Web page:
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Biscuits from First World War to be auctioned

A pair of 100-year-old biscuits, which were issued to soldiers during the First World War, are to go under the hammer at Lockdales auctioneers in Martlesham, Suffolk.

The snacks have been preserved for nearly a century after being brought home by front line survivor Lieutenant Lionel Bruce Charles, who served with the 5th Battalion of the Queen's Regiment in Gallipoli and the Dardanelles in Turkey.

The bidding for the biscuits, which have survived some of the bloodiest battles of WWI, will start at £60.
The bidding for the biscuits, which have survived some of the bloodiest battles of WWI, will start at £60. Credit: SWNS

The bidding for the biscuits which have survived some of the bloodiest battles of the First World War will start at a modest £60.

Each of the biscuits have a label on them saying: "Biscuits used by troops in Sulva Bay" - the peninsula captured by British soldiers at Gallipoli in 1915.

"This 100th anniversary year since the start of The Great War makes all memorabilia from the period collectable," auction manager James Sadler said.

Briton charged with hacking Federal Reserve computers

A man from Suffolk has been charged in the US with hacking into computer servers belonging to the Federal Reserve and then stealing and revealing the personal details of people who use them.

Lauri Love was charged with one count each of computer hacking and aggravated identity theft. He faces up to 10 years in prison on the hacking charge and another two years on the identity theft charge.

Love was first arrested in October in the UK and charged by US and British authorities with hacking into and stealing data from a variety of US government computer systems, including those run by the military.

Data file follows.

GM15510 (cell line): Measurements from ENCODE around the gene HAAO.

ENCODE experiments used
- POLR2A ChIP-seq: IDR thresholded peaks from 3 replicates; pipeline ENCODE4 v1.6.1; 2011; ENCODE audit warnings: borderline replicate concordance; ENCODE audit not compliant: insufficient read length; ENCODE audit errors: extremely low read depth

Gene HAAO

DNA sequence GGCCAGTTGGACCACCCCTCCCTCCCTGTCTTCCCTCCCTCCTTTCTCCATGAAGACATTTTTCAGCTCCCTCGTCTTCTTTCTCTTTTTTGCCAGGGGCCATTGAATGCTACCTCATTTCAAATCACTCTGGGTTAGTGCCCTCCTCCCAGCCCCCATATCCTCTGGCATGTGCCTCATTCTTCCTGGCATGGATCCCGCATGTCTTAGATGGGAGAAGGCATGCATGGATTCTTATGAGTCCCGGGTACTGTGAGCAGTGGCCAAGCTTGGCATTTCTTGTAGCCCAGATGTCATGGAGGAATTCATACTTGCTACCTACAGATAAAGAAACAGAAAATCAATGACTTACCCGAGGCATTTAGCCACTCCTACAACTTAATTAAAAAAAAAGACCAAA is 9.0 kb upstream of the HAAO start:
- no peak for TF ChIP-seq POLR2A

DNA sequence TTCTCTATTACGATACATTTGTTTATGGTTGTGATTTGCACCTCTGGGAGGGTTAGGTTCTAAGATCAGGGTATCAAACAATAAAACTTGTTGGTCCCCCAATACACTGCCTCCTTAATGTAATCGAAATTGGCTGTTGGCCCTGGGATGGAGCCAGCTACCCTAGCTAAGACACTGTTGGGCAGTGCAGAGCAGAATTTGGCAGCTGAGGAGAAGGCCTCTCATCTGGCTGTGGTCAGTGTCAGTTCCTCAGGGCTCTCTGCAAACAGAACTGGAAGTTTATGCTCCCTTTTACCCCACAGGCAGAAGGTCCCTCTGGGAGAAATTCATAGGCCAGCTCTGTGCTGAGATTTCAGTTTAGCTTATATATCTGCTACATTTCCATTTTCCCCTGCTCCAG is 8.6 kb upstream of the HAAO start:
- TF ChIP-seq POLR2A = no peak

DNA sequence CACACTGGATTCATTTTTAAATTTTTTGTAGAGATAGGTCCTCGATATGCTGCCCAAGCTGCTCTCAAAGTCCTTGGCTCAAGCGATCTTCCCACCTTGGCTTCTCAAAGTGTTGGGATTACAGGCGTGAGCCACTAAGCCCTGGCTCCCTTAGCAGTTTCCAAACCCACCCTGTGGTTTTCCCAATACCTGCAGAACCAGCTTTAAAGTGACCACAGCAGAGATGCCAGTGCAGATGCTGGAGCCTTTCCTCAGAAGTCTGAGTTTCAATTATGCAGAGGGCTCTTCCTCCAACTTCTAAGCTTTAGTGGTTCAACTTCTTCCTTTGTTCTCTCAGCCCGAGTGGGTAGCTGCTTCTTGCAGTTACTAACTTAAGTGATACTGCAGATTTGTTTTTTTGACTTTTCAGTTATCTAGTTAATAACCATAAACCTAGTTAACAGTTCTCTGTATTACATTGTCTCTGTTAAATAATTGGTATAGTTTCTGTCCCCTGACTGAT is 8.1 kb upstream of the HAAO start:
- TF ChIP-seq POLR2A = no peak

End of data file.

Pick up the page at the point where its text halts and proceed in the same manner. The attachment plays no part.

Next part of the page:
Read: Briton charged with Nasa hacking

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Storm topples tree through kitchen window

Last night's storm sent a willow tree crashing through the kitchen window of one woman's home in Ixworth, Suffolk.

Nicola Barwick said she had only just moved into the house as a temporary measure after her home was twice flooded.

The top of a willow tree snapped off during the storm
The top of a willow tree snapped off during the storm Credit: Nicola Barwick
The tree smashed a kitchen window Credit: Nicola Barwick
Part of the tree is embedded in the wall of the building
Part of the tree is embedded in the wall of the building Credit: Nicola Barwick

RNLI: Swimmer 'called for help' during charity race

Around 58 people were rescued from the sea after getting into difficulty during a charity swim off the coast of Southwold in Suffolk, the Royal National Lifeboat Institution (RNLI) said.

Lifeguards helped a further 27 people who were unable to continue swimming against the strong tide.

Simon Callaghan, helmsman at Southwold RNLI, said:

We were out on a regular Sunday exercise when we heard a swimmer calling for help. After that we had one of the busiest times I can remember, rescuing 58 people altogether.

Our volunteer crew, the lifeguards and other rescue teams involved all responded brilliantly and may have averted what could have become a much more serious incident.

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